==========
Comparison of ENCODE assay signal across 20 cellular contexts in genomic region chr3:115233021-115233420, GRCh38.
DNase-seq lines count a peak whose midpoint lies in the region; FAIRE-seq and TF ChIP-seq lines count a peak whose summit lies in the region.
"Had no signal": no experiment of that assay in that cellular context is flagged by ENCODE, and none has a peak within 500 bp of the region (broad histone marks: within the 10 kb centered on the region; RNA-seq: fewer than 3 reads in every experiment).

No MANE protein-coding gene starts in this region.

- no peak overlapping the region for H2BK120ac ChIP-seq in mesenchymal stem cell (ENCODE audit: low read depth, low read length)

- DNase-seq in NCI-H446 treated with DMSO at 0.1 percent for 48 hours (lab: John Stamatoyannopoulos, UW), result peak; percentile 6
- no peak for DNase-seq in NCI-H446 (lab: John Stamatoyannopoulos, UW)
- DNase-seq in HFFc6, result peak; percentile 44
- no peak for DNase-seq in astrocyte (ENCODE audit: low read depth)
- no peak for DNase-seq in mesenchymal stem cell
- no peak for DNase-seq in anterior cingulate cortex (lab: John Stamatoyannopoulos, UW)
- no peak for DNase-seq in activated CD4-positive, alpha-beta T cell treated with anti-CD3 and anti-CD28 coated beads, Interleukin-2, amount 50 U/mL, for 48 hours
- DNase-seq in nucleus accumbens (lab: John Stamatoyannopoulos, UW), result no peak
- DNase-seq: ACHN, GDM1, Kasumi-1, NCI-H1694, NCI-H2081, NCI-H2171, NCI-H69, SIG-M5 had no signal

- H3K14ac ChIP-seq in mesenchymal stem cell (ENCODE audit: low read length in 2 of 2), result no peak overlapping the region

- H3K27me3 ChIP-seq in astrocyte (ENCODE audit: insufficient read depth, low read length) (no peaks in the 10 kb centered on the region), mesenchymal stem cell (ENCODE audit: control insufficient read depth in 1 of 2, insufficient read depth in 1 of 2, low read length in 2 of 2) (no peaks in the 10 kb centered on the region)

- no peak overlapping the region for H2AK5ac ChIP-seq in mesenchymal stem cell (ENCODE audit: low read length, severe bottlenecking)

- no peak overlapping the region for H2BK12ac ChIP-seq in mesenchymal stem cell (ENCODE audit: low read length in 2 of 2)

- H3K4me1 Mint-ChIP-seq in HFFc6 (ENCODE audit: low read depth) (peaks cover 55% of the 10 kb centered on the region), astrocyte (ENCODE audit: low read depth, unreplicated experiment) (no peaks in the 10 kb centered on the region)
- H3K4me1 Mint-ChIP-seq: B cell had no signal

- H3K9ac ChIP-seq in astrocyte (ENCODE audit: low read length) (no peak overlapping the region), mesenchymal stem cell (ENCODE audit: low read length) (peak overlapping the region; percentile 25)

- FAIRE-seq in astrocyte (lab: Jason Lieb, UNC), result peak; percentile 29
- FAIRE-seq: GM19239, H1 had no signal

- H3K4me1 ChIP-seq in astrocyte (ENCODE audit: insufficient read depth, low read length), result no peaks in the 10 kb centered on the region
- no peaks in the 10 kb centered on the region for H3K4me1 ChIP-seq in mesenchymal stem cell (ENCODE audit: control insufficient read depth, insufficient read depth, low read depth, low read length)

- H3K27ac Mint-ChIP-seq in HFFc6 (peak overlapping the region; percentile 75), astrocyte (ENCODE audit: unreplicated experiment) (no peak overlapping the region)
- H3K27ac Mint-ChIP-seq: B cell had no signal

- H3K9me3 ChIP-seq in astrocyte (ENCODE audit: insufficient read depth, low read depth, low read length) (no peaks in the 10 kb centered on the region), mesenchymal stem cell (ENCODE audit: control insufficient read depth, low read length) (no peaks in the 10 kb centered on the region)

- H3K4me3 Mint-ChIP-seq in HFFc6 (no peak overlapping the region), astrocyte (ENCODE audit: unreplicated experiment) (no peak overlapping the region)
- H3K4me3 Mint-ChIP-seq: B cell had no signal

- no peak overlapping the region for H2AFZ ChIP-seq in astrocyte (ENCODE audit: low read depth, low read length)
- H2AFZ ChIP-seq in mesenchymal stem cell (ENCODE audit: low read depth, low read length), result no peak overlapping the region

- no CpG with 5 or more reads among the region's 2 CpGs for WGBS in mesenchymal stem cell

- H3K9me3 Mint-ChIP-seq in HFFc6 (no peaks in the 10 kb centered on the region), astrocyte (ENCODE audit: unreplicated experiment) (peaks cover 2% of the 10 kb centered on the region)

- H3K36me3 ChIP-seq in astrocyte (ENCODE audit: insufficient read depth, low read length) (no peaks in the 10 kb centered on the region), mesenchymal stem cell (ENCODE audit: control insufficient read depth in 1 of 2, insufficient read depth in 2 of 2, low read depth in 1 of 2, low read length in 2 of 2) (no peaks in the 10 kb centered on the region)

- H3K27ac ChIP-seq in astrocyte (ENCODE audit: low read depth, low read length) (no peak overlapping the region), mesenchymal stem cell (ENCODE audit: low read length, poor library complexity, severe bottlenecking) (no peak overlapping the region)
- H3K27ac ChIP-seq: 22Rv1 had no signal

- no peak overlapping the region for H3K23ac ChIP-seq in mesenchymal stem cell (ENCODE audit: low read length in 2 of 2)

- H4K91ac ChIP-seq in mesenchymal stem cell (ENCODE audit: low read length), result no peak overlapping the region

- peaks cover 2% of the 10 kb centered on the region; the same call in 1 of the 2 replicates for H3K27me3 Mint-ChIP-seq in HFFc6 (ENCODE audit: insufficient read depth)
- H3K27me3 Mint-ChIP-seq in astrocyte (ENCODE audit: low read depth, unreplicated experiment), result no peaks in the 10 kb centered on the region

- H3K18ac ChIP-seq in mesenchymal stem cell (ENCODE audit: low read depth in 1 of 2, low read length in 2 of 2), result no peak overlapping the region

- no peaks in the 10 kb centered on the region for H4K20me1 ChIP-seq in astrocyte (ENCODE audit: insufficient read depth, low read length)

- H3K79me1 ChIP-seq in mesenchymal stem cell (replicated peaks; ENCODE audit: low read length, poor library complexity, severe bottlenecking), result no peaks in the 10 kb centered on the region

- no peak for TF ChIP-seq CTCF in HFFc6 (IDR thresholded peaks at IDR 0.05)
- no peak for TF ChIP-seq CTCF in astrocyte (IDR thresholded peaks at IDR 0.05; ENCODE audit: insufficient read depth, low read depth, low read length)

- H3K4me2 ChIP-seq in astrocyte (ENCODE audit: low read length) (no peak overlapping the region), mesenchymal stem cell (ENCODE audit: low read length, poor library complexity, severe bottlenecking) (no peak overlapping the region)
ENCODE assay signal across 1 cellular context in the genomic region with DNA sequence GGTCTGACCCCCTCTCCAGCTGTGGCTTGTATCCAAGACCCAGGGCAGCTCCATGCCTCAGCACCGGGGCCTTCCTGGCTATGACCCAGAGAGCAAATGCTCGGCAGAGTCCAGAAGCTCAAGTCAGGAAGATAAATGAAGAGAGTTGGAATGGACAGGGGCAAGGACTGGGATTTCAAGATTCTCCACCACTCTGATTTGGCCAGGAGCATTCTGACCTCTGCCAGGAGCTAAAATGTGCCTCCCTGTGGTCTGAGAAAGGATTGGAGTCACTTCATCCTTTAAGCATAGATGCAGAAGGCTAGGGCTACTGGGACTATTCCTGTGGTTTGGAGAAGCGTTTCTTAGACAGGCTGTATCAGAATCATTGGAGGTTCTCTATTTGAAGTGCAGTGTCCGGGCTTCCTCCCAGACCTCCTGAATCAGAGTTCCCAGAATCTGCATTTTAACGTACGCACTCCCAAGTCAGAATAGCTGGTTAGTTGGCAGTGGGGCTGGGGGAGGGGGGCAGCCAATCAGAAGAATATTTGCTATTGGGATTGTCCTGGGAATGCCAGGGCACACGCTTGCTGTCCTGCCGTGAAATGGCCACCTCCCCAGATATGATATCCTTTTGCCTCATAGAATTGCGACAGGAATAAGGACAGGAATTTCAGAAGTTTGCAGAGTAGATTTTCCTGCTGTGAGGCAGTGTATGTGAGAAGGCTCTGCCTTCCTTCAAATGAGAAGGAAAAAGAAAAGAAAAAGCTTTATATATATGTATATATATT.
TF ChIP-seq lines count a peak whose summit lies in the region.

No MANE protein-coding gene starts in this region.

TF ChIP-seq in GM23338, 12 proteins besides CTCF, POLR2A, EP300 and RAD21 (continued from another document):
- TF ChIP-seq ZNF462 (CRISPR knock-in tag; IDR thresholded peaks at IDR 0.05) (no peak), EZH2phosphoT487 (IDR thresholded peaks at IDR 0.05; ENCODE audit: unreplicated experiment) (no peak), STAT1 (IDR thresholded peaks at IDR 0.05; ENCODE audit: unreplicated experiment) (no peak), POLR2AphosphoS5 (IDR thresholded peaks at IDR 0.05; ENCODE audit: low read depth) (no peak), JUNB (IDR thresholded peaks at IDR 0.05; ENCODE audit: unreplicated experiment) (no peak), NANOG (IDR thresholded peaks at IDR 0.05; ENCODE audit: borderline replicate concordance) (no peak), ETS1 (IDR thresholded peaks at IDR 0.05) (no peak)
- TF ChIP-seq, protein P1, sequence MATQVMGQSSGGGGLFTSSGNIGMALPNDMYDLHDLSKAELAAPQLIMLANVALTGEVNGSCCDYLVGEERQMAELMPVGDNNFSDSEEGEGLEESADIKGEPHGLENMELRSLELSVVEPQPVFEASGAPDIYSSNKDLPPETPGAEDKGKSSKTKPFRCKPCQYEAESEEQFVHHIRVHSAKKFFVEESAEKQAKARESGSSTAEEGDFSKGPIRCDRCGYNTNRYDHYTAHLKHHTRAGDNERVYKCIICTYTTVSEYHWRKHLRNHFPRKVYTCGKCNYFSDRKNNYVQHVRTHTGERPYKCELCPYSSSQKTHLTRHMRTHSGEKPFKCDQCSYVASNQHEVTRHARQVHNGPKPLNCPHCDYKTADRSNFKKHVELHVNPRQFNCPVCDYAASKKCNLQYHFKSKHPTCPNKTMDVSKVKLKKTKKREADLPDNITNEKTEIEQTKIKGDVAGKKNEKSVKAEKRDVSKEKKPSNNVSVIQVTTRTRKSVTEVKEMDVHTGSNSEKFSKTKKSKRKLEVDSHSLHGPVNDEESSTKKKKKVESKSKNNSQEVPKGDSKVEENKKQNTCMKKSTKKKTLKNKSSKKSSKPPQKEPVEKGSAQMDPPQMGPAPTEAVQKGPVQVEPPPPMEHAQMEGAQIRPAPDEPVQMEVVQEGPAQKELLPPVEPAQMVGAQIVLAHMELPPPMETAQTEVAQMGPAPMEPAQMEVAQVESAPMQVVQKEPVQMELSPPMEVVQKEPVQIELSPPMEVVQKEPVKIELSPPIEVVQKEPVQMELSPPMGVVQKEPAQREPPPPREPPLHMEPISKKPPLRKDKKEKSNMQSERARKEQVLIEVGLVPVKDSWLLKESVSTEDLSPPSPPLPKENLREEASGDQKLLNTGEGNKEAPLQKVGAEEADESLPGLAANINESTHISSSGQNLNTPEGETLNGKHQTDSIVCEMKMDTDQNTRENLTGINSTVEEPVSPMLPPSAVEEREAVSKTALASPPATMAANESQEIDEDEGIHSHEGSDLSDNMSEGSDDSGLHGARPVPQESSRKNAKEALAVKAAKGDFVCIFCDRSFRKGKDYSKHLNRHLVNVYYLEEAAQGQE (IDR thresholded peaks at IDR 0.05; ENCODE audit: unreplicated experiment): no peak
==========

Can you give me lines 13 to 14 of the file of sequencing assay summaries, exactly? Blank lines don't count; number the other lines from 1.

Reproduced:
- DNase-seq in nucleus accumbens (lab: John Stamatoyannopoulos, UW), result no peak
- DNase-seq: ACHN, GDM1, Kasumi-1, NCI-H1694, NCI-H2081, NCI-H2171, NCI-H69, SIG-M5 had no signal